I've exhausted all the local shops, there's not a great selection of this kind of stuff since Ken Sawada shut up shop a few years ago. Which means I'm looking around online, it's a bit of a pain because even with materials that are still fairly commonly used, nowhere seems to have everything in stock. So I'm making bitty wee orders from various places, not ideal when paying for international shipping!
But that's not the real difficulty. There are places where even some of the rarer feathers can be got hold of, unfortunately, when you ask for a CITES certificate the number of vendors dwindles pretty quickly. It should be fairly easy and inexpensive for anyone selling things like domestically produced jungle cock or shed macaw feathers to get a certificate, but I've lost count of how many places revused or just stopped replying when I asked. It's something I think is important though, if we're going to continue use animal products in our flies we need to make sure they're responsibly sourced, and that definitely includes not buying illegally traded wildlife products. It's not just classic materials that are on the CITES list either. You can be sure that if you get an unsolicited message from someone on Facebook their birds aren't going to be captive bred, but you could give them a chance and ask for a certificate. Really though, it doesnt matter where you're buying from it's worth asking for a CITES when buying anything on the list, certainly don't "forget" to ask just because you really like that JC cape. The more of us who ask, the more suppliers will have to make sure the materials are legitimate.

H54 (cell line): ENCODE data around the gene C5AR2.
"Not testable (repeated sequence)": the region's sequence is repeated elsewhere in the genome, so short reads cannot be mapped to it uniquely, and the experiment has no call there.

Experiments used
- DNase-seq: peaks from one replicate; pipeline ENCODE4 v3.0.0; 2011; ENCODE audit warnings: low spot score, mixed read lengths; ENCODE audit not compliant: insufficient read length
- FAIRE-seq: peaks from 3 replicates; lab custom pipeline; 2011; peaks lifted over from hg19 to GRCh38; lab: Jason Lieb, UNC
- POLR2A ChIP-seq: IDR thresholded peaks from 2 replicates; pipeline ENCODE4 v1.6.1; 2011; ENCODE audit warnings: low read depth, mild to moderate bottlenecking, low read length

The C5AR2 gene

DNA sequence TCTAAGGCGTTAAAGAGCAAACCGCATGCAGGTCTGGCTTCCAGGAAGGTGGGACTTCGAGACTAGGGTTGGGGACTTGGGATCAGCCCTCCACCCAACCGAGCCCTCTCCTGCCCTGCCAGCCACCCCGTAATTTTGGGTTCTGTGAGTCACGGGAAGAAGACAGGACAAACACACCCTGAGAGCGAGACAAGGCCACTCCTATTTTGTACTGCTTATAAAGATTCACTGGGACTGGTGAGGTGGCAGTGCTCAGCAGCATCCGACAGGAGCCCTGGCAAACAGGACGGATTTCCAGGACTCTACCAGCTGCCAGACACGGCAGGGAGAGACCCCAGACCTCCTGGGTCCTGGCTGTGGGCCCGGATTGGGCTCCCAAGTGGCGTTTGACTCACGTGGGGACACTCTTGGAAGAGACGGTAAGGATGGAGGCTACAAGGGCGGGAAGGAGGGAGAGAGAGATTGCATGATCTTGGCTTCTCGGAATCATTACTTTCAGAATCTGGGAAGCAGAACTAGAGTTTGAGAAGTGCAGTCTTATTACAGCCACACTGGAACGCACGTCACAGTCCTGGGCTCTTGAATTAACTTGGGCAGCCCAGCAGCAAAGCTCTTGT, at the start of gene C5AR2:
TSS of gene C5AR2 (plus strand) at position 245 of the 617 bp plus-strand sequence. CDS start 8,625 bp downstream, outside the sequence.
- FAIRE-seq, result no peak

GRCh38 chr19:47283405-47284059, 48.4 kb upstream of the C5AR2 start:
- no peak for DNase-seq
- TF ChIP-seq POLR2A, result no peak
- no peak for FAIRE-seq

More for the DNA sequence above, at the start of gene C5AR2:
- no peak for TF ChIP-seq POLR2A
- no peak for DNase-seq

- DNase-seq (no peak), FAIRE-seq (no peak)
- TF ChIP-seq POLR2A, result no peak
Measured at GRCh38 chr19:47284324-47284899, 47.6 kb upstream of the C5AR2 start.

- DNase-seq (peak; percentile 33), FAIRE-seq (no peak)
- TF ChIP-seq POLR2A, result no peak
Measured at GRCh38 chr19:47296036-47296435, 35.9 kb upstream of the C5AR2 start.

Some people won't care, some people will but still buy the stuff regardless, a few will care and will check the list and ask for a certificate. Hopefully more people will start asking. Especially when books like the Feather Thief are being read as much by non anglers as anglers and people become more aware of flytying, the wrong people findig out about a shipment of poached chatterer destined for a fly shop would be just the kind of thing that would lead to greater restrictions on tying materials. Aside from the impact on the populations of an endagered species and I for one don't want to contribute to that. It's not so onerous to track down feathers from captive bred birds or use subs.
Here's a link to the CITES list. https://checklist.cites.org/#/en
Another interesting project for US residents is the kori bustard conservation programme, you can find out more here https://feathersmc.com/kori-bustard-program/
So there are ways to do it right. But the first thing to do is ask for a cerificate, if we all did, eventually it would become the standard